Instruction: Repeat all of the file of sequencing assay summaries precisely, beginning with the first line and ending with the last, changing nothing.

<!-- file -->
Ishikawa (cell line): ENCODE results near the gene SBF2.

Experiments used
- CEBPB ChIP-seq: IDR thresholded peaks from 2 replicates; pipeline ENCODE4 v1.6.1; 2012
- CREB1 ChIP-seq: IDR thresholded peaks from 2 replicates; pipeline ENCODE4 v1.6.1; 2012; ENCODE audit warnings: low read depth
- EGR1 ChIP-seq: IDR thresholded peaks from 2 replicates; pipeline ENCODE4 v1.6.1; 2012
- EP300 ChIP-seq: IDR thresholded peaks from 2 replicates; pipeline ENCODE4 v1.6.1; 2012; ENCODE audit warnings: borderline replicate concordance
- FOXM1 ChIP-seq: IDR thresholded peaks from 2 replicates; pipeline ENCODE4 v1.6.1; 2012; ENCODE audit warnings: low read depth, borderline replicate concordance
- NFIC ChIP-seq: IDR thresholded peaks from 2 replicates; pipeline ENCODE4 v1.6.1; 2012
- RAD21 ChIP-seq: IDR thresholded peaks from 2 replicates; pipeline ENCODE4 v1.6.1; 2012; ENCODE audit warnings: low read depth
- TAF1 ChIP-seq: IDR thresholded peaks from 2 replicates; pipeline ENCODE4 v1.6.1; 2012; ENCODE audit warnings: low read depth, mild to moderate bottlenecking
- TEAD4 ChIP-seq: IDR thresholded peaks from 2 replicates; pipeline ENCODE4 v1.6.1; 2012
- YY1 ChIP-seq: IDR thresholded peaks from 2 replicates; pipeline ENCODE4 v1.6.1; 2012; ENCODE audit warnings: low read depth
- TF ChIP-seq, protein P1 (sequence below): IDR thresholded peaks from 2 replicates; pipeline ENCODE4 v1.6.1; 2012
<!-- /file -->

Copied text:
Ishikawa (cell line): ENCODE results near the gene SBF2.

Experiments used
- CEBPB ChIP-seq: IDR thresholded peaks from 2 replicates; pipeline ENCODE4 v1.6.1; 2012
- CREB1 ChIP-seq: IDR thresholded peaks from 2 replicates; pipeline ENCODE4 v1.6.1; 2012; ENCODE audit warnings: low read depth
- EGR1 ChIP-seq: IDR thresholded peaks from 2 replicates; pipeline ENCODE4 v1.6.1; 2012
- EP300 ChIP-seq: IDR thresholded peaks from 2 replicates; pipeline ENCODE4 v1.6.1; 2012; ENCODE audit warnings: borderline replicate concordance
- FOXM1 ChIP-seq: IDR thresholded peaks from 2 replicates; pipeline ENCODE4 v1.6.1; 2012; ENCODE audit warnings: low read depth, borderline replicate concordance
- NFIC ChIP-seq: IDR thresholded peaks from 2 replicates; pipeline ENCODE4 v1.6.1; 2012
- RAD21 ChIP-seq: IDR thresholded peaks from 2 replicates; pipeline ENCODE4 v1.6.1; 2012; ENCODE audit warnings: low read depth
- TAF1 ChIP-seq: IDR thresholded peaks from 2 replicates; pipeline ENCODE4 v1.6.1; 2012; ENCODE audit warnings: low read depth, mild to moderate bottlenecking
- TEAD4 ChIP-seq: IDR thresholded peaks from 2 replicates; pipeline ENCODE4 v1.6.1; 2012
- YY1 ChIP-seq: IDR thresholded peaks from 2 replicates; pipeline ENCODE4 v1.6.1; 2012; ENCODE audit warnings: low read depth
- TF ChIP-seq, protein P1 (sequence below): IDR thresholded peaks from 2 replicates; pipeline ENCODE4 v1.6.1; 2012